Monday, May 28, 2007

Making the Rounds

When I am at a National Wildlife Refuge, I drive the roads looking for wildlife. I try to get there as close to dawn as possible and scan for wildlife. I also like to make loops in the late afternoon around sunset. At any given refuge, I'll drive the auto loops over and over scanning for wildlife. By doing this, I learn where to expect to find certain animals. At Arapaho NWR, we saw a beaver several times as it swam in a pond near some tall grass. We knew the phalaropes, avocets, and yellowheaded blackbirds hung around one very shallow water area. There was even a place on the highway where we regularly spotted a golden eagle. While on one level it sounds repetitious - driving the same road over and over and over, sometimes it pays off. While the prairie dogs and ground squirrels were easy to find and photograph, we only saw the weasel on that one loup. Our last loop gave us a sighting of a badger. (I've only seen a badger twice in the wild - this was the second time.)

Sometimes you get to see some interesting behaviors. We see a lot of Canada geese. Usually they swim with their neck and head held high. However, on one of our loops we saw them swimming stealth style. Two geese (presumably male and female) were swimming in a pond with their goslings. The adults had their head and neck held closely to the water, it looked uncomfortable. But it also gave me the impression they were trying to "sneak" across the pond. From a human view, they were quite visible, but perhaps the lower profile might keep them less visible to one of their enemies.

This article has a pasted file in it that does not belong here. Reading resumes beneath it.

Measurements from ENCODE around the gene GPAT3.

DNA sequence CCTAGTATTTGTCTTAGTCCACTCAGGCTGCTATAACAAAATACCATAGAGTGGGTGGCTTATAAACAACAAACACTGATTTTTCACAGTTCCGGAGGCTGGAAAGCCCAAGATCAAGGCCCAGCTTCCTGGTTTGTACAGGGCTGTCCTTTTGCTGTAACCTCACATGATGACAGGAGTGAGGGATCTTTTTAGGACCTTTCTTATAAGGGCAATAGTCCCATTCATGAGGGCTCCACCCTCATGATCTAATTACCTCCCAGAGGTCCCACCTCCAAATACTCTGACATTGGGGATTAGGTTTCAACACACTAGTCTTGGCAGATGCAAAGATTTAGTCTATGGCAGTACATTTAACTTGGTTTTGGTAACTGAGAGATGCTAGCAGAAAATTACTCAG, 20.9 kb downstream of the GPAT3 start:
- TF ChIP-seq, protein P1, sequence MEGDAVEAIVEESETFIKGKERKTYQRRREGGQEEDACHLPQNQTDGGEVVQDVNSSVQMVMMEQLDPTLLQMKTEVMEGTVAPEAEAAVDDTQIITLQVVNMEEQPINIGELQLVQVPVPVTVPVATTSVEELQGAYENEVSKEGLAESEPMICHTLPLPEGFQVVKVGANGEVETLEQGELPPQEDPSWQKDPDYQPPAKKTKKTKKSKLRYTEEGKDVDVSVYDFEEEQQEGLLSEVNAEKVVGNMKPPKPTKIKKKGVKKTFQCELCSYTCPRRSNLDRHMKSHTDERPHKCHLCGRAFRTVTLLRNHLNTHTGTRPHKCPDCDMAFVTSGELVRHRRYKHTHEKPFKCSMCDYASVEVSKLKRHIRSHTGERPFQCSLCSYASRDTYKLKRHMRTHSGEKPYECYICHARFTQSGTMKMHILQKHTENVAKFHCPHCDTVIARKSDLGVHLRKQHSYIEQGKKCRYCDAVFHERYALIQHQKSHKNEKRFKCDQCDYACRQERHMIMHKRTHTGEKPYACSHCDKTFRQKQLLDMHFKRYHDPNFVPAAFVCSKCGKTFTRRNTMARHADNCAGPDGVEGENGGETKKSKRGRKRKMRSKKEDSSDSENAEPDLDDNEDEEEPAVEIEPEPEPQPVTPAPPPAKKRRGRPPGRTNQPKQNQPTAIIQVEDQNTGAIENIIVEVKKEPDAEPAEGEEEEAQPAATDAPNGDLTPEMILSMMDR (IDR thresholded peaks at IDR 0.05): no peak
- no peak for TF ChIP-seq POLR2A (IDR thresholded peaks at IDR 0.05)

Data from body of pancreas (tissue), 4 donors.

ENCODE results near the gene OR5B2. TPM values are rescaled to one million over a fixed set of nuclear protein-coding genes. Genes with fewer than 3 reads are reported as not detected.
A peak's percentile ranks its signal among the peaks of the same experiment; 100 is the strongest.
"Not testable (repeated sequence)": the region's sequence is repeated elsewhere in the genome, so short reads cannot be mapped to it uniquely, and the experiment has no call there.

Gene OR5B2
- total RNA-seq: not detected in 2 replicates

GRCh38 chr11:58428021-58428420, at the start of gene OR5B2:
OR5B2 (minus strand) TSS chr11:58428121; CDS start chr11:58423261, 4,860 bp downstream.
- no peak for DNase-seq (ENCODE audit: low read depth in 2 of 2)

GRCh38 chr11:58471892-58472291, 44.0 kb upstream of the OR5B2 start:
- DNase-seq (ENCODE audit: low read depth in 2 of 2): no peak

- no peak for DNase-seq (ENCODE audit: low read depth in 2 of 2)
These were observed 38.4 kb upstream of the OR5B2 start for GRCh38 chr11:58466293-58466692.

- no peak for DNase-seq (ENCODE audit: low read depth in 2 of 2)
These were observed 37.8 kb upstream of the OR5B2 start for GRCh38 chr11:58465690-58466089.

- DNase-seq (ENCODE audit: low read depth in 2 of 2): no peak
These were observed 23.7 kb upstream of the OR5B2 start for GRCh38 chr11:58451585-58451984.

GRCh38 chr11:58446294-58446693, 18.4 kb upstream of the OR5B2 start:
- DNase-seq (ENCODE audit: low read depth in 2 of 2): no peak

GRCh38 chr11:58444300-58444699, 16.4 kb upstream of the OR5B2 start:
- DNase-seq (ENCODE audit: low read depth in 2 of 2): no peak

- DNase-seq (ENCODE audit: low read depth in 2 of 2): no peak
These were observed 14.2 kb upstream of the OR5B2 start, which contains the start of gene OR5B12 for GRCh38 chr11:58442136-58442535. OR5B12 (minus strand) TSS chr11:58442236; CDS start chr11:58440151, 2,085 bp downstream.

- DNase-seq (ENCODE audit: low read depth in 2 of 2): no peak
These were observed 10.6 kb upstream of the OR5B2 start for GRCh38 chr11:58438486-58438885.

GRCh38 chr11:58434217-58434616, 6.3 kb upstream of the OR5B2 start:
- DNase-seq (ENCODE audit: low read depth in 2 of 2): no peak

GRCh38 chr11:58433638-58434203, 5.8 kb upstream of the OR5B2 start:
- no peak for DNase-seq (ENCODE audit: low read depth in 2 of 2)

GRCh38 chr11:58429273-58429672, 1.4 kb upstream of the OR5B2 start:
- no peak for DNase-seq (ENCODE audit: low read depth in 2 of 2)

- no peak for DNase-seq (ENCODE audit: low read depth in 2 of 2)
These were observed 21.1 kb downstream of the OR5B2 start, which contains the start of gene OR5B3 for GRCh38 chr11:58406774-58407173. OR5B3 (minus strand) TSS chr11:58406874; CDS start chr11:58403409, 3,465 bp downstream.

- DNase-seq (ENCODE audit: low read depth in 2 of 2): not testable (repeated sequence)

All together we counted about 40 species of birds and mammals. Some we only saw once on different loops - such as what I think was a peregrin falcon, the willet, and the badger. But making the loops over and over, at different times of day increases what you will see.

American Avocet
Horned lark
Ruddy duck
some kind of woodpecker or sapsuckeer
Mourning dove
Pied billed grebe
Yellow headed blackbird - male and female
Brown headed cowbird
Redwing blackbird - male and female
Mallard - male and female
Northern shoveler
Canada geese & goslings
Lesser scaup
mountain bluebird - near nesting box
Western meadowlark
Gadwall - male and female
Golden eagle
Swainson's hawk
Peregrin Falcon (distant)
Eared grebe
Brewer's Blackbird
Western grebe
Wilson's phalarope
Cinamon teal - male and female
Blue winged teal - male and female
Marsh wren
White pelican
Black crowned night heron

White tailed Prairie dog
Wyoming ground squirrel (Richardson's)
Long tailed weasel
white tailed jackrabbit

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